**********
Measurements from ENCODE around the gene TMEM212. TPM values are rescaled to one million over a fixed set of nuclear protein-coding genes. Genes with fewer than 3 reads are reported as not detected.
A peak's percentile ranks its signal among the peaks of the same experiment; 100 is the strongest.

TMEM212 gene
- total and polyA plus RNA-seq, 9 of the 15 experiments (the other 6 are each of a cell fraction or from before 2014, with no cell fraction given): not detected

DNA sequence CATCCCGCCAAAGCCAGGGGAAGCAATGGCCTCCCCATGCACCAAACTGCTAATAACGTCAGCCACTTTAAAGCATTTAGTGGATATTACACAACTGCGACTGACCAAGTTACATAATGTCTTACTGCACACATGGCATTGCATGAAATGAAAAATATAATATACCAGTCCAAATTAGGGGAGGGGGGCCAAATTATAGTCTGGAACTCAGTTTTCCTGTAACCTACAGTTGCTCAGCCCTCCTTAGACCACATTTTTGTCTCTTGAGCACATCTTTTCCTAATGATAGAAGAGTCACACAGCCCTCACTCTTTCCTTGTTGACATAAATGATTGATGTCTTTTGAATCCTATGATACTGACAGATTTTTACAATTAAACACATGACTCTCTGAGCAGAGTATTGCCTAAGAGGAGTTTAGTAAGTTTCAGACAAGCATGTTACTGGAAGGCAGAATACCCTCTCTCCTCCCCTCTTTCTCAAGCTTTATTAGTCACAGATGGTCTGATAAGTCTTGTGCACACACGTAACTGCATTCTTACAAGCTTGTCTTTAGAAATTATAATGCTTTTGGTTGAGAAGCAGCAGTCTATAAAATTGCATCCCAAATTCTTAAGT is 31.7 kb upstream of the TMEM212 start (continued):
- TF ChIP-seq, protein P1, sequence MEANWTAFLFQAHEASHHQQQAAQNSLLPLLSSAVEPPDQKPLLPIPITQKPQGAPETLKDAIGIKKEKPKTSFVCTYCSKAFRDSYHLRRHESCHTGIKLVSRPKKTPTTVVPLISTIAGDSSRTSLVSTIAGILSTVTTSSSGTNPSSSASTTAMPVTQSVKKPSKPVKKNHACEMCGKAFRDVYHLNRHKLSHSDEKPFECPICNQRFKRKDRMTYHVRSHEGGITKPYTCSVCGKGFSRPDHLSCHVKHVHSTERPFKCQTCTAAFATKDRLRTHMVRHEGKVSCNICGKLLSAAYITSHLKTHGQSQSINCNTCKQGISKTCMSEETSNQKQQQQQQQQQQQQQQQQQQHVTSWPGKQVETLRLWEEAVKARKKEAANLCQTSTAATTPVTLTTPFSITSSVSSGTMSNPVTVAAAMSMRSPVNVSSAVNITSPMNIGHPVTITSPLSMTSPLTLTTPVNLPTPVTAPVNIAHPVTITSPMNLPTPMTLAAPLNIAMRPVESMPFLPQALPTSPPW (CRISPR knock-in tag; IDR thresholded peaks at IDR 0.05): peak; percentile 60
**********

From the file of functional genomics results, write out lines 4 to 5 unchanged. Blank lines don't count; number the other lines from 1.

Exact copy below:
- total and polyA plus RNA-seq, 9 of the 15 experiments (the other 6 are each of a cell fraction or from before 2014, with no cell fraction given): not detected

DNA sequence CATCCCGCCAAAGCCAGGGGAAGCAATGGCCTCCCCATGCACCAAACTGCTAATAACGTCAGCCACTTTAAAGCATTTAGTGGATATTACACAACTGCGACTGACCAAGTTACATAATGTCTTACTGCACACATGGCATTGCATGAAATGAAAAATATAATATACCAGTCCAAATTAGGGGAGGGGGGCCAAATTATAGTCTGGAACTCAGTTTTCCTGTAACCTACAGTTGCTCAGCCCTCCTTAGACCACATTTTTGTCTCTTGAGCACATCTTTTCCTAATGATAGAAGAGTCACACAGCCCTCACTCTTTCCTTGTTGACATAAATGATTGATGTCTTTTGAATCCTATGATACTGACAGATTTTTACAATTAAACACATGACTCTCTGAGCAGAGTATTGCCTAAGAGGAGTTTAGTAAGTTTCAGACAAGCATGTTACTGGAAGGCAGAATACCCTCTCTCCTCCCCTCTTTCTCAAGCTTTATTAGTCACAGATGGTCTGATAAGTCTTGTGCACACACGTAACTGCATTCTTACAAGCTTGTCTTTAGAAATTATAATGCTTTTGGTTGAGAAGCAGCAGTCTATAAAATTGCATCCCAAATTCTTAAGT is 31.7 kb upstream of the TMEM212 start (continued):